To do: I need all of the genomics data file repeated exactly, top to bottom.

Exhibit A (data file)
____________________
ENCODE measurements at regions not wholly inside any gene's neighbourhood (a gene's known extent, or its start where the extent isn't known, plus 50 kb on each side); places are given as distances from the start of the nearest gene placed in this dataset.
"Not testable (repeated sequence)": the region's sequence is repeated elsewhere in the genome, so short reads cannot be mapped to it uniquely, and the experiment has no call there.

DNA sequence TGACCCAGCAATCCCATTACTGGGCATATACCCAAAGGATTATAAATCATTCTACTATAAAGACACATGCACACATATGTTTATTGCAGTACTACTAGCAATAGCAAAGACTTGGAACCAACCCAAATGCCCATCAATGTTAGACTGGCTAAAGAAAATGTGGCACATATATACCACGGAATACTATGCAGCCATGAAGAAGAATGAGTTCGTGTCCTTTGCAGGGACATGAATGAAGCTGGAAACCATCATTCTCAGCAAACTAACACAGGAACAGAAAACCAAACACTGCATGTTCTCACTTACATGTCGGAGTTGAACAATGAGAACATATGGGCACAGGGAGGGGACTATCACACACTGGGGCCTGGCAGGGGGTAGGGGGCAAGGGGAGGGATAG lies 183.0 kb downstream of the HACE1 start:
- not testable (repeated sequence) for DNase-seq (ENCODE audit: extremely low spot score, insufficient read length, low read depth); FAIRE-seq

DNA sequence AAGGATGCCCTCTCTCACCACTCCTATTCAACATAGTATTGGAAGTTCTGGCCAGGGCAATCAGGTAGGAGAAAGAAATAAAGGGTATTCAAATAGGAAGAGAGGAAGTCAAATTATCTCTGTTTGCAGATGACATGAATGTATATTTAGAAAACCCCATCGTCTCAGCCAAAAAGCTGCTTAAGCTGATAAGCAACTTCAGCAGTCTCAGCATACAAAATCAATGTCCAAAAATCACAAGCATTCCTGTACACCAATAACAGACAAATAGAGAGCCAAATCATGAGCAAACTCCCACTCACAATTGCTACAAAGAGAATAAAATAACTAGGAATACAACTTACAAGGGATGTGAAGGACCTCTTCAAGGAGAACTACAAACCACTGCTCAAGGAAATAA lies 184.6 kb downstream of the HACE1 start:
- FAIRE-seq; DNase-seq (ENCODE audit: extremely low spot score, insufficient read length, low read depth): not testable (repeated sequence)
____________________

ENCODE measurements at regions not wholly inside any gene's neighbourhood (a gene's known extent, or its start where the extent isn't known, plus 50 kb on each side); places are given as distances from the start of the nearest gene placed in this dataset.
"Not testable (repeated sequence)": the region's sequence is repeated elsewhere in the genome, so short reads cannot be mapped to it uniquely, and the experiment has no call there.

DNA sequence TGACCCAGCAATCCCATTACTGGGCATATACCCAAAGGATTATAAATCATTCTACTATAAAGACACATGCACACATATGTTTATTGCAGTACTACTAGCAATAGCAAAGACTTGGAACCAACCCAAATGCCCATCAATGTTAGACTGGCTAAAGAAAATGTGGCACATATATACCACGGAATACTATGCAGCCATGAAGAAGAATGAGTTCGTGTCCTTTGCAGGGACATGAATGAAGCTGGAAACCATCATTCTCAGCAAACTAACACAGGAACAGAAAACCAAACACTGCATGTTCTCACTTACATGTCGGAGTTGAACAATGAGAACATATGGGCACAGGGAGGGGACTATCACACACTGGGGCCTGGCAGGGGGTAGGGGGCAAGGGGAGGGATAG lies 183.0 kb downstream of the HACE1 start:
- not testable (repeated sequence) for DNase-seq (ENCODE audit: extremely low spot score, insufficient read length, low read depth); FAIRE-seq

DNA sequence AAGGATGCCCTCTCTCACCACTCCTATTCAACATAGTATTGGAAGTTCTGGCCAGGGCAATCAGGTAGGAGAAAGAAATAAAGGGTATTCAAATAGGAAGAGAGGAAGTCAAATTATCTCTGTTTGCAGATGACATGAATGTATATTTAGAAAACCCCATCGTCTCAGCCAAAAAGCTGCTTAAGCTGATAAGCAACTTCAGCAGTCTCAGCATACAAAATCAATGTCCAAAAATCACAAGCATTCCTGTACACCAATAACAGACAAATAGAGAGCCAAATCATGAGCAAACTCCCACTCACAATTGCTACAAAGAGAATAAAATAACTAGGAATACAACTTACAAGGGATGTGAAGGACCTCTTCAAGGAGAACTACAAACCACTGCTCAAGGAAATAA lies 184.6 kb downstream of the HACE1 start:
- FAIRE-seq; DNase-seq (ENCODE audit: extremely low spot score, insufficient read length, low read depth): not testable (repeated sequence)